“It is encumbered with all these functions. INEC is to govern the integrity of elections. There should be solution providers as another agency, that should be in charge of the technology that supports INEC to carry out its functions. I think there has to be an enabling law. There has to be another agency, another commission, that is in charge of ethical issues in elections.
“INEC is to conduct elections and release the results. But then, it cannot do that without technology. And because they are not a tech company, they need tech services as another government organ that would be responsible for digital infrastructure provision to INEC. We are really at the starting point of democratic attainment, from the technological point of view. Our laws have to be revisited on how INEC is structured or restructured in the future.”
According to the Chief Technology Officer, NJALO.NG, Chukwuemeka Orjiani, INEC has done a good job but it should open its servers for ethical hackers to try to expose any vulnerability.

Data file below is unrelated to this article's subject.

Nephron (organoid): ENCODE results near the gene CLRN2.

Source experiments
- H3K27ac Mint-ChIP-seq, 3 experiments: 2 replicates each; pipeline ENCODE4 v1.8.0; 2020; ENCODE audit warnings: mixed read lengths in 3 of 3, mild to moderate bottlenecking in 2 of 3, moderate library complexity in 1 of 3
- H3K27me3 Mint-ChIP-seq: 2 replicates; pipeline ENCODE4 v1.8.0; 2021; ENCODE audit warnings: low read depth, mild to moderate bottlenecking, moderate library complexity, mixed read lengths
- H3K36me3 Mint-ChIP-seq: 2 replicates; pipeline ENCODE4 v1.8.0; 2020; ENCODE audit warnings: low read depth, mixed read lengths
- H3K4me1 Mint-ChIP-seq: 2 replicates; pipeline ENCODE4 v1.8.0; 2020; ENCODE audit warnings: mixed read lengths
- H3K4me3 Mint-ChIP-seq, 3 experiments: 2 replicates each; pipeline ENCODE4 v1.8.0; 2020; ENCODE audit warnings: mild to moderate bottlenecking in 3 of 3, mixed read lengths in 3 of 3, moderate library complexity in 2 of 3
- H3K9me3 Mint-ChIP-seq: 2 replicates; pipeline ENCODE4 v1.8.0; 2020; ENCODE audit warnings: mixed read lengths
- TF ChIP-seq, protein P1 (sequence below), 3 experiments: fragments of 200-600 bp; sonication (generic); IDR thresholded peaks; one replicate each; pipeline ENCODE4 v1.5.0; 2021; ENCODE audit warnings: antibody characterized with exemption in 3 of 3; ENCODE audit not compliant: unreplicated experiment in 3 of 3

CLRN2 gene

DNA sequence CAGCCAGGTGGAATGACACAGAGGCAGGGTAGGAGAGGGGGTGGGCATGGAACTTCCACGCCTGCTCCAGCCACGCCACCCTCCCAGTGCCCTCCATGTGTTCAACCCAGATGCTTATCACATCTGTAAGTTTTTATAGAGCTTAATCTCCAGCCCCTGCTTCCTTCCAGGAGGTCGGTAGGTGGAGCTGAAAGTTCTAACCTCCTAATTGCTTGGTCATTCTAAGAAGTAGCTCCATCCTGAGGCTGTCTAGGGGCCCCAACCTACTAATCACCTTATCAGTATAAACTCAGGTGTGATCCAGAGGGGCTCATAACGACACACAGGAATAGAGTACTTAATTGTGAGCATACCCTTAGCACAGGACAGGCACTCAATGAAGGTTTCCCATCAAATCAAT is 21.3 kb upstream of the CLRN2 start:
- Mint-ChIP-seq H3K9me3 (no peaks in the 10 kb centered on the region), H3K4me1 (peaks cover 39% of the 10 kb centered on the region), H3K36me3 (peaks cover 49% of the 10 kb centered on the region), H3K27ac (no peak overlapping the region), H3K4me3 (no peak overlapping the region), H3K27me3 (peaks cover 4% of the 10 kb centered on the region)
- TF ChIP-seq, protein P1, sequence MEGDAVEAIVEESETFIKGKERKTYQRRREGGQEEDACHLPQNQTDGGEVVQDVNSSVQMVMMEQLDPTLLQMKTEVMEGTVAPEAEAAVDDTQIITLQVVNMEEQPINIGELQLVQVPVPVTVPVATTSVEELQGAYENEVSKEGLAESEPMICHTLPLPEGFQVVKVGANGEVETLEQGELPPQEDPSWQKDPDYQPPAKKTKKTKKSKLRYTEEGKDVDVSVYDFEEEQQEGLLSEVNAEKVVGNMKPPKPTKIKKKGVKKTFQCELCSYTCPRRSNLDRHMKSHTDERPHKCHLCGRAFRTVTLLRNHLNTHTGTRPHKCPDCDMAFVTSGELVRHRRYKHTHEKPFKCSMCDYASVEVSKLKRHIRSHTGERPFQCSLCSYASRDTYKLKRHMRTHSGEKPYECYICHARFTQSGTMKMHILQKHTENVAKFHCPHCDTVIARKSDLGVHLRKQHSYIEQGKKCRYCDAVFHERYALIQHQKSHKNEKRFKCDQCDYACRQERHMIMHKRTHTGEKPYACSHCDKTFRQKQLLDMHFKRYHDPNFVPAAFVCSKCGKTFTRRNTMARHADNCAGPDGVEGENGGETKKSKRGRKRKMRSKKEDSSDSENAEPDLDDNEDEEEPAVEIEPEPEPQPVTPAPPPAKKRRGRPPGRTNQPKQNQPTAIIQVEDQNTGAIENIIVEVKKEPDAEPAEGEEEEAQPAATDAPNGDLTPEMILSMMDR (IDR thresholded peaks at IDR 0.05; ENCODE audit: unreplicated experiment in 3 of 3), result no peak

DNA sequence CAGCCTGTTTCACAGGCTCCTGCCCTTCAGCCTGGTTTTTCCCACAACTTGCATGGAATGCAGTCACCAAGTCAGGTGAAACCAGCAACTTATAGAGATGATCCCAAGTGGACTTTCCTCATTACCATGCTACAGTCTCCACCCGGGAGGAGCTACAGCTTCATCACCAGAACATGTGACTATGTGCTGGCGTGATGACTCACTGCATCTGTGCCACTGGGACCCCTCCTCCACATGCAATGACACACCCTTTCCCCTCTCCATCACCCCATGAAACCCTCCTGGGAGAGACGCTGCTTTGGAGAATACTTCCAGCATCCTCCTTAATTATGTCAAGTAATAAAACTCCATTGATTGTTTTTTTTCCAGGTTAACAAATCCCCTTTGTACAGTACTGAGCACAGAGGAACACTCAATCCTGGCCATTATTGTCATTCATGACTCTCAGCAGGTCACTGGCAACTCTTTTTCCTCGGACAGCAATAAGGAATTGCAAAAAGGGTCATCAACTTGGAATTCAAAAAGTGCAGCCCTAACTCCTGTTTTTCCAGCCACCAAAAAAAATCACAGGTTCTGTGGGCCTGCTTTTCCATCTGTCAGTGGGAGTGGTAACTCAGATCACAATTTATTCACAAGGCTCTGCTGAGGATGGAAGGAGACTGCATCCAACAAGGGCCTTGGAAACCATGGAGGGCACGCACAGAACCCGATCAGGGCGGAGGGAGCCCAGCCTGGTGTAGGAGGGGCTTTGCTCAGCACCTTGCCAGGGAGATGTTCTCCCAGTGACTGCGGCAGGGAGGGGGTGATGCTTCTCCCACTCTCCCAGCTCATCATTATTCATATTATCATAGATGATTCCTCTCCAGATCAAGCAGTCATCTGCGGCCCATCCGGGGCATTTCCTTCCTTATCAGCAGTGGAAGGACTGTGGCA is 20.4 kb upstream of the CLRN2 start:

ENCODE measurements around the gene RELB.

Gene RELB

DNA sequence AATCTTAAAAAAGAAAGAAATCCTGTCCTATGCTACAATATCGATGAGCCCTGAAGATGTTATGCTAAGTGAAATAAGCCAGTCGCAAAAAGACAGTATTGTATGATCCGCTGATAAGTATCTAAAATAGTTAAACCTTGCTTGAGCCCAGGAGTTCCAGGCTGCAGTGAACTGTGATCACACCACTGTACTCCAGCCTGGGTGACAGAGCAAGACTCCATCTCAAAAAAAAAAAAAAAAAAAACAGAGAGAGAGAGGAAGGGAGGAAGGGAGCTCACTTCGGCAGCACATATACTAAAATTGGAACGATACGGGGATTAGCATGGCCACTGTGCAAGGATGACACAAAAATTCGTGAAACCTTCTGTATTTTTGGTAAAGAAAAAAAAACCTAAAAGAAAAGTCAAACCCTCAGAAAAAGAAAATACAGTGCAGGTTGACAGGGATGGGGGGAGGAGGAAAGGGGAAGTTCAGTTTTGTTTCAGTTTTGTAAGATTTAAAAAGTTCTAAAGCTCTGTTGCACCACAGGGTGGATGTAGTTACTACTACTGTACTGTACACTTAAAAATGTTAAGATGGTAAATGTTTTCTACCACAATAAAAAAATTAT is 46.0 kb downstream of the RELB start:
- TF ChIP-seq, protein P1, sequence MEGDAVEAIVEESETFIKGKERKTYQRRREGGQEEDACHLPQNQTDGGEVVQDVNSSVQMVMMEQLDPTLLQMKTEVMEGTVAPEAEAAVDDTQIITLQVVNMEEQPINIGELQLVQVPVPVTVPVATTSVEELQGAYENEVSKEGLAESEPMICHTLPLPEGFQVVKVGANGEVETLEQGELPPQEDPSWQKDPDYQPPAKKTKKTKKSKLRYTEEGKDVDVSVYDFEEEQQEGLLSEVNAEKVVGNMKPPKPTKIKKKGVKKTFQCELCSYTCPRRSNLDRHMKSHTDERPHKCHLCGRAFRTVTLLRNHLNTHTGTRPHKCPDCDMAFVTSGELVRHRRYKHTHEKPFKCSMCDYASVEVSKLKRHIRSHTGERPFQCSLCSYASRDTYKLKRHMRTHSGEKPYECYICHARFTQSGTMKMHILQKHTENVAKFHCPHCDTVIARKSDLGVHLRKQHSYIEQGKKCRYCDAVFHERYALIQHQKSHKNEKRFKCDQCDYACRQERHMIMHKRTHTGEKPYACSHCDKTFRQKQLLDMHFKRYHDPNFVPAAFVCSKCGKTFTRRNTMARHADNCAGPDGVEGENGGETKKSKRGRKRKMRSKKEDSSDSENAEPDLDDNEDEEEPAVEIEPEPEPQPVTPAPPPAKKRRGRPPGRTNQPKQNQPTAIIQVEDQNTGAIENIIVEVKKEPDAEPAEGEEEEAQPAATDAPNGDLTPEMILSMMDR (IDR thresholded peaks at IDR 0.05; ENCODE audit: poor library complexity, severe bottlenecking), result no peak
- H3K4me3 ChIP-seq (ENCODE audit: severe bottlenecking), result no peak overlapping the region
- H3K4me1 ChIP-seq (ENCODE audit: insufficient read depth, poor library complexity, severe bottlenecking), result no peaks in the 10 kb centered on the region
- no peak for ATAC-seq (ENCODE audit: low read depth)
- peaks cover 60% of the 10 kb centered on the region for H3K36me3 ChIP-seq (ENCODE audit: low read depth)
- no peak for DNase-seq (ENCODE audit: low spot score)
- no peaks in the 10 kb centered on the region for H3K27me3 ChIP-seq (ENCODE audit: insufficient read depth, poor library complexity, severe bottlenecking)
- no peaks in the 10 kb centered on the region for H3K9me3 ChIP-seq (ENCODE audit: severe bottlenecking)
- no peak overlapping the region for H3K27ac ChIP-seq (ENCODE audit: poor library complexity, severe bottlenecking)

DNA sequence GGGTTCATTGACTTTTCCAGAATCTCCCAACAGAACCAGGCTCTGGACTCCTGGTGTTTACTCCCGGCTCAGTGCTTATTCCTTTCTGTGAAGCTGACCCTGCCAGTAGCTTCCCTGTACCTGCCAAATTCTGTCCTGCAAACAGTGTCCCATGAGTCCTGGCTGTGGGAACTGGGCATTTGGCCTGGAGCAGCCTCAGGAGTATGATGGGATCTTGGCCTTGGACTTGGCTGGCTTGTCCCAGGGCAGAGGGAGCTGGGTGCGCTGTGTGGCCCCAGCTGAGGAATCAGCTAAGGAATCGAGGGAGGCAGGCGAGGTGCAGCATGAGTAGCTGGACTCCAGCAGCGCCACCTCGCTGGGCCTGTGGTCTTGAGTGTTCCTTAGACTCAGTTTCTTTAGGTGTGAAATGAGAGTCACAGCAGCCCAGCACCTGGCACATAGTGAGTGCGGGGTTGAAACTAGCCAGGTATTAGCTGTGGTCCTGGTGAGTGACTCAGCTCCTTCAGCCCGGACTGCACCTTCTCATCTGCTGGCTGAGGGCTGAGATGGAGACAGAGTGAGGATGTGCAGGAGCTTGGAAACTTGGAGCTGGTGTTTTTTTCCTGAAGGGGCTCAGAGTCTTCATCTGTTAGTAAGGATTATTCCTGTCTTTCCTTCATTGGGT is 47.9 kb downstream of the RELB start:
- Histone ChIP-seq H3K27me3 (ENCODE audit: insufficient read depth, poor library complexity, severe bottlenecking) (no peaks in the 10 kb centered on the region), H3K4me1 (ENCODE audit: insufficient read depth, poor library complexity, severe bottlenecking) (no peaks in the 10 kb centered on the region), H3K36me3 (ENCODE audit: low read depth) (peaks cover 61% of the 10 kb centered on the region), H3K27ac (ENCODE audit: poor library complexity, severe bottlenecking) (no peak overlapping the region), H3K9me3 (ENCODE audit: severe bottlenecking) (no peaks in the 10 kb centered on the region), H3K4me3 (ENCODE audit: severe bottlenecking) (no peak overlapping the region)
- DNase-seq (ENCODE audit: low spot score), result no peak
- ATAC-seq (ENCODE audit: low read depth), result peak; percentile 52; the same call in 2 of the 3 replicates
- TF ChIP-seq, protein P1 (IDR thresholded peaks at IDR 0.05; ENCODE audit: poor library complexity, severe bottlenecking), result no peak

He said, “INEC should by now have resourced cybersecurity experts to try to hack the system. They should let people find vulnerabilities in their system.
“In the US, if you can find a vulnerability and you submit it to the FBI, the person would be rewarded financially. They should open up the system to allow people to find vulnerabilities. They would build a system and test it by themselves, but at the end of the day, hackers from China or Russia might be able to shut down the system.
“Our systems are operating on outdated software. How can anyone be using a server that is using PHP5.4 when even the FBI and co have stated that anything below PHP7.4 is vulnerable and can be hijacked? Hopefully, INEC has done the right thing.”
According to an ICT expert and Senior Partner of e86 Limited, Olugbenga Odeyemi, the growth of technology in the country would continue to open up opportunities for attack. He explained that INEC must invest in experienced manpower.
He said, “One of the best ways to prevent such attacks is to mimic the attacks via penetration testing and white-hat hacking. This will often expose loopholes within the system and allow for quick detection and fixes.
“Organisations must also invest in well-trained and experienced manpower. Training and retraining are key factors in mitigating cybersecurity risks.”
There is a lot riding on the 2023 general elections and INEC’s ability to deliver a fair and free election. Many hope that the country’s election umpire would defeat any threat to the general elections.